Weed prescriptions to start next month

Weed prescriptions to start next month

Anutin Charnvirakul, left, leader of the Bhumjaithai Party which is pushing for legal marijuana planting, attends a meeting on its medical uses at Chaopraya Abhaiphubejhr Hospital in Prachin Buri. On Friday, the hospital showed visitors its cannabis plantation and techniques to extract marijuana oil. Patipat Janthong
Anutin Charnvirakul, left, leader of the Bhumjaithai Party which is pushing for legal marijuana planting, attends a meeting on its medical uses at Chaopraya Abhaiphubejhr Hospital in Prachin Buri. On Friday, the hospital showed visitors its cannabis plantation and techniques to extract marijuana oil. Patipat Janthong

The country's first batch of legal medical marijuana will be prescribed to registered patients starting from next month, according to Dr Piyasakol Sakolsatayadorn, the public health minister.

The first 10,000 bottles of marijuana oil extract will be produced by the Government Pharmaceutical Organisation and another 5,000 by Chaopraya Abhaiphubejhr Hospital, he said.

In addition, Phra Achan Fan Acharo Hospital will produce five formulas of Thai traditional medicines using marijuana confiscated by the police in drug crackdowns, he said.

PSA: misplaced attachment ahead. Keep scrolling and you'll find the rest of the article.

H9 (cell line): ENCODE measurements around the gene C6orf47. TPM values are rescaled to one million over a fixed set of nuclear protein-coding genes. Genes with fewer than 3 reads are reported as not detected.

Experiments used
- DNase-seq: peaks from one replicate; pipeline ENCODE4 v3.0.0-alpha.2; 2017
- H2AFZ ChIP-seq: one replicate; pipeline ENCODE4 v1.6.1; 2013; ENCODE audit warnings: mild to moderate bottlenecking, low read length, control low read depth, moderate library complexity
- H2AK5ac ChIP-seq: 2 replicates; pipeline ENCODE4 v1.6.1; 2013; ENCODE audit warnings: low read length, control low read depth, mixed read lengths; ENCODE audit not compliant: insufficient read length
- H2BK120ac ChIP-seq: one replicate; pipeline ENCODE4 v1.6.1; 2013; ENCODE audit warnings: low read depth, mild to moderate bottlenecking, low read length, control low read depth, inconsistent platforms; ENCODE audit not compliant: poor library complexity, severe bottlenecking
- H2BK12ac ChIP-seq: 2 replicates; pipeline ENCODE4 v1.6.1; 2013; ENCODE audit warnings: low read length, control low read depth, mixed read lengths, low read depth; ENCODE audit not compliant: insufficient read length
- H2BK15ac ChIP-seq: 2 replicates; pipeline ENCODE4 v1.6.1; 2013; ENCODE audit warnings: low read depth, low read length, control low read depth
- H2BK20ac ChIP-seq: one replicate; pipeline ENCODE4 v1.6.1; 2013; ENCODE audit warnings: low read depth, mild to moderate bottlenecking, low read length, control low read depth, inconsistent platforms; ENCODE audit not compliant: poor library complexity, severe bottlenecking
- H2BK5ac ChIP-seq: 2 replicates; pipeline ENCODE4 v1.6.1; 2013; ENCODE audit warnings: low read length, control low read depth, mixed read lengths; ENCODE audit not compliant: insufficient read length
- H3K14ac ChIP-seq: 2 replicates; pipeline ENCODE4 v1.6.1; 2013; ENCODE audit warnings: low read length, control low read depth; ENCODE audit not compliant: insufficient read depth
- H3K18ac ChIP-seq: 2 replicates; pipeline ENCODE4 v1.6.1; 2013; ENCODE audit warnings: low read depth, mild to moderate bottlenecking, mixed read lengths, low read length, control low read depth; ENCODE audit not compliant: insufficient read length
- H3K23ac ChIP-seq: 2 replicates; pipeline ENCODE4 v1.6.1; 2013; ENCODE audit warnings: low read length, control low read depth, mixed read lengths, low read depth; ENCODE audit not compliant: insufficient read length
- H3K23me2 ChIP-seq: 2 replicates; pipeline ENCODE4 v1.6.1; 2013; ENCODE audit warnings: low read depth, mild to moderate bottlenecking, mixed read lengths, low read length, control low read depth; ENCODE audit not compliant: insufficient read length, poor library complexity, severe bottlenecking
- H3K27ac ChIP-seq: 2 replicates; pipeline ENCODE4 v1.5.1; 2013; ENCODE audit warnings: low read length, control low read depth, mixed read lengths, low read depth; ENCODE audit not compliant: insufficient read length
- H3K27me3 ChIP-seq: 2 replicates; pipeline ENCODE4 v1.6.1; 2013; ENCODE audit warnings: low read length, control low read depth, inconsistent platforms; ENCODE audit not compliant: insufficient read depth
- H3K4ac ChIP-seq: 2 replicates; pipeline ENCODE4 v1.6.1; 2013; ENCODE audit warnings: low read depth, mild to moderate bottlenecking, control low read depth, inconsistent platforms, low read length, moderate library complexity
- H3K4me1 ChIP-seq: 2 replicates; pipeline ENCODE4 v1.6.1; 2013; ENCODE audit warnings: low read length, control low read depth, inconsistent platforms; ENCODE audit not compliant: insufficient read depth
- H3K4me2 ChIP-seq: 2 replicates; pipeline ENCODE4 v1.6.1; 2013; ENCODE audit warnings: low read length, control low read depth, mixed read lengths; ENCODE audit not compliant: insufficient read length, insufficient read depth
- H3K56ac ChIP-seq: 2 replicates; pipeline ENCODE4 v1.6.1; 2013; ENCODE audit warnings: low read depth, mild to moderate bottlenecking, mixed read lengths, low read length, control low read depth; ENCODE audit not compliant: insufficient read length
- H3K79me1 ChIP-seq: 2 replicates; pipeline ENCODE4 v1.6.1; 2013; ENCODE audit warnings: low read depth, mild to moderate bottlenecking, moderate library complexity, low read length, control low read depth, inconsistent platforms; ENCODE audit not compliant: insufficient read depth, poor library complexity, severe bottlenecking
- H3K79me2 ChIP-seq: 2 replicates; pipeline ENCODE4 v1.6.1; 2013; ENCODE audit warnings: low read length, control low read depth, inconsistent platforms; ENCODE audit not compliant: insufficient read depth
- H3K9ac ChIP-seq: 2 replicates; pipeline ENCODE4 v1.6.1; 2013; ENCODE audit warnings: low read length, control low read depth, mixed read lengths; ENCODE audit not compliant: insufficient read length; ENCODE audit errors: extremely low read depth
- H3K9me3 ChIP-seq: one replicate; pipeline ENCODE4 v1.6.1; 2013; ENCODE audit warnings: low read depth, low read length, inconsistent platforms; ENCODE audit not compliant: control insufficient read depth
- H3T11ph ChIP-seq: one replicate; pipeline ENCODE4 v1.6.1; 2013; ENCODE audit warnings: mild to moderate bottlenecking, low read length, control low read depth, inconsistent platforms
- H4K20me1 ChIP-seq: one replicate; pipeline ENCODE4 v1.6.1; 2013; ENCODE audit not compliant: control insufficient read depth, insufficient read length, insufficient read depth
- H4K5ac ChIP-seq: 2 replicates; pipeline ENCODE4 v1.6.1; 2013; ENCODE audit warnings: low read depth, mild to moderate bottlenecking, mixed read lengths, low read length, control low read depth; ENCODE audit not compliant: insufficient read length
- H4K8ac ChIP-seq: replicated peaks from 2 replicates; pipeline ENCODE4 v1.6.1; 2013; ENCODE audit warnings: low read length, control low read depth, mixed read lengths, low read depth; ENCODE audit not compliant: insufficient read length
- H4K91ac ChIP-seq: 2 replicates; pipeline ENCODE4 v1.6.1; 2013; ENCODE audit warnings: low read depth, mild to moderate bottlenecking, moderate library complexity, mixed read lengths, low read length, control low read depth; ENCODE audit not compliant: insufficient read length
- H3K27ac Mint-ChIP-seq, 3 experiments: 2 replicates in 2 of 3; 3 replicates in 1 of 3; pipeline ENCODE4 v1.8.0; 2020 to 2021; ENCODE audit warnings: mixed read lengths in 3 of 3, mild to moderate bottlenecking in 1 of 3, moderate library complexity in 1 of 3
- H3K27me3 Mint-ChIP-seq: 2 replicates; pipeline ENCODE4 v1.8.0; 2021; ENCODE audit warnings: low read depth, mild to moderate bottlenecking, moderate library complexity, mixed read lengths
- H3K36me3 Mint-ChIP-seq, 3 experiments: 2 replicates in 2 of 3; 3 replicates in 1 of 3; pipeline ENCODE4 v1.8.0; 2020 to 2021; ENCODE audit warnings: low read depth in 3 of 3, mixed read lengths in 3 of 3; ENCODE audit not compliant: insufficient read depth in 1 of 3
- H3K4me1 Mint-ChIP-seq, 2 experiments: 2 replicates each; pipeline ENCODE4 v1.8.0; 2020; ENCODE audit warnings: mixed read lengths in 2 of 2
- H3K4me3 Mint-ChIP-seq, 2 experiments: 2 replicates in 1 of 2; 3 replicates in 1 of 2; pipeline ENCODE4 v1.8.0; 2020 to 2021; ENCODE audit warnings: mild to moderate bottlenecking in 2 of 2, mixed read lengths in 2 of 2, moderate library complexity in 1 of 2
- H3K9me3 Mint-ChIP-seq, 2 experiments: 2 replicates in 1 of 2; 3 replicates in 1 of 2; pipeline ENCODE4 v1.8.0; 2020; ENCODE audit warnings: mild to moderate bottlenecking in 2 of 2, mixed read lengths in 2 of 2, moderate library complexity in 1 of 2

There are about 400 medical doctors, pharmacists and dentists, as well as 2,900 Thai traditional medical practitioners, authorised by the Ministry of Public Health to prescribe the medicines to patients, he said.

These authorised practitioners have been trained by the ministry on how to use marijuana-based medicines.

Even so, they still need to report and consult with officials at the Special Access Scheme (SAS), the state body overseeing medical cannabis use, before prescribing to patients.

The SAS will record the outcomes, keep track of side effects, and monitor vulnerable patients, including those with Parkinson's disease, Alzheimer's disease and final-stage cancer patients.

In the first phase, from this month until September, medical cannabis will be distributed to patients through at least one medical-centre hospital or general hospital in each province, according to Dr Piyasakol.

And in the next phase, community hospitals in all districts and the so-called health promotion hospital in every tambon will be given medical marijuana to prescribe to patients.

"This is only the beginning of using marijuana for medical purposes, so the volume of medical cannabis may still be limited," said Dr Piyasakol.

Currently, the ministry is developing guidelines for the treatment of patients who develop side effects from using medical cannabis to treat their illnesses, said Dr Piyasakol.

In terms of service and access, the ministry is also adopting an online training scheme to make it easier for practitioners to earn the certification required to prescribe medical cannabis, he said.


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